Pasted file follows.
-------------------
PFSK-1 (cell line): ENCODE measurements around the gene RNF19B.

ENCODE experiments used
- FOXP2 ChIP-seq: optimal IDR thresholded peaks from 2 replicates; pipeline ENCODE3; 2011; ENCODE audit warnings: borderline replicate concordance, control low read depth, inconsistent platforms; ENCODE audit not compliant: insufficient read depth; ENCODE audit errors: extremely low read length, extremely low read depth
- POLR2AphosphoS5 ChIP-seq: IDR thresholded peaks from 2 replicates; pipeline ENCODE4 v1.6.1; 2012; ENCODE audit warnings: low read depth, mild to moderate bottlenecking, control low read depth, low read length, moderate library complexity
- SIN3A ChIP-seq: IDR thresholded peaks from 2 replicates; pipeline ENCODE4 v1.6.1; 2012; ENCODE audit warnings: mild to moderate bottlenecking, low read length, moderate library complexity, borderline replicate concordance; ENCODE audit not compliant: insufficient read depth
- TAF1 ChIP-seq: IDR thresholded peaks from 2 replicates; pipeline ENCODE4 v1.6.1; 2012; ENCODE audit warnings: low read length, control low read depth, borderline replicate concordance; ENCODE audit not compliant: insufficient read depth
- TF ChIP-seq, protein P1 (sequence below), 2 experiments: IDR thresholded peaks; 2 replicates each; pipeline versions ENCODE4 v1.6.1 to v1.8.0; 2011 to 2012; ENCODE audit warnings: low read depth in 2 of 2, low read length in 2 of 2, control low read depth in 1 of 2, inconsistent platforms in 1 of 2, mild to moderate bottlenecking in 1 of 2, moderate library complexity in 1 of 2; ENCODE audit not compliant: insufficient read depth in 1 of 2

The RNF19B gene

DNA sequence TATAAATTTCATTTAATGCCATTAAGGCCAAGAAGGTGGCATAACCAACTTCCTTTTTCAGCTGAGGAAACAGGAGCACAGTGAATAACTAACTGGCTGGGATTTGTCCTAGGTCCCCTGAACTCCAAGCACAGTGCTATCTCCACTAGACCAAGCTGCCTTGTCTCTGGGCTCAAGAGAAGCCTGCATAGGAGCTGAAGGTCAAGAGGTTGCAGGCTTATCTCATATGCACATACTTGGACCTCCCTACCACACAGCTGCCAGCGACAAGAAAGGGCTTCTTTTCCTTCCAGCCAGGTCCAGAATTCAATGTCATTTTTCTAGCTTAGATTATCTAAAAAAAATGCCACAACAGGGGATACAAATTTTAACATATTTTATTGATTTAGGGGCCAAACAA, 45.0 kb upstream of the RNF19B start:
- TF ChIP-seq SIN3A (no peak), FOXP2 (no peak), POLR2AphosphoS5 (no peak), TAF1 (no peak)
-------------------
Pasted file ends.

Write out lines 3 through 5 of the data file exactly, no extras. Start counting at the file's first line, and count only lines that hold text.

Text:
- FOXP2 ChIP-seq: optimal IDR thresholded peaks from 2 replicates; pipeline ENCODE3; 2011; ENCODE audit warnings: borderline replicate concordance, control low read depth, inconsistent platforms; ENCODE audit not compliant: insufficient read depth; ENCODE audit errors: extremely low read length, extremely low read depth
- POLR2AphosphoS5 ChIP-seq: IDR thresholded peaks from 2 replicates; pipeline ENCODE4 v1.6.1; 2012; ENCODE audit warnings: low read depth, mild to moderate bottlenecking, control low read depth, low read length, moderate library complexity
- SIN3A ChIP-seq: IDR thresholded peaks from 2 replicates; pipeline ENCODE4 v1.6.1; 2012; ENCODE audit warnings: mild to moderate bottlenecking, low read length, moderate library complexity, borderline replicate concordance; ENCODE audit not compliant: insufficient read depth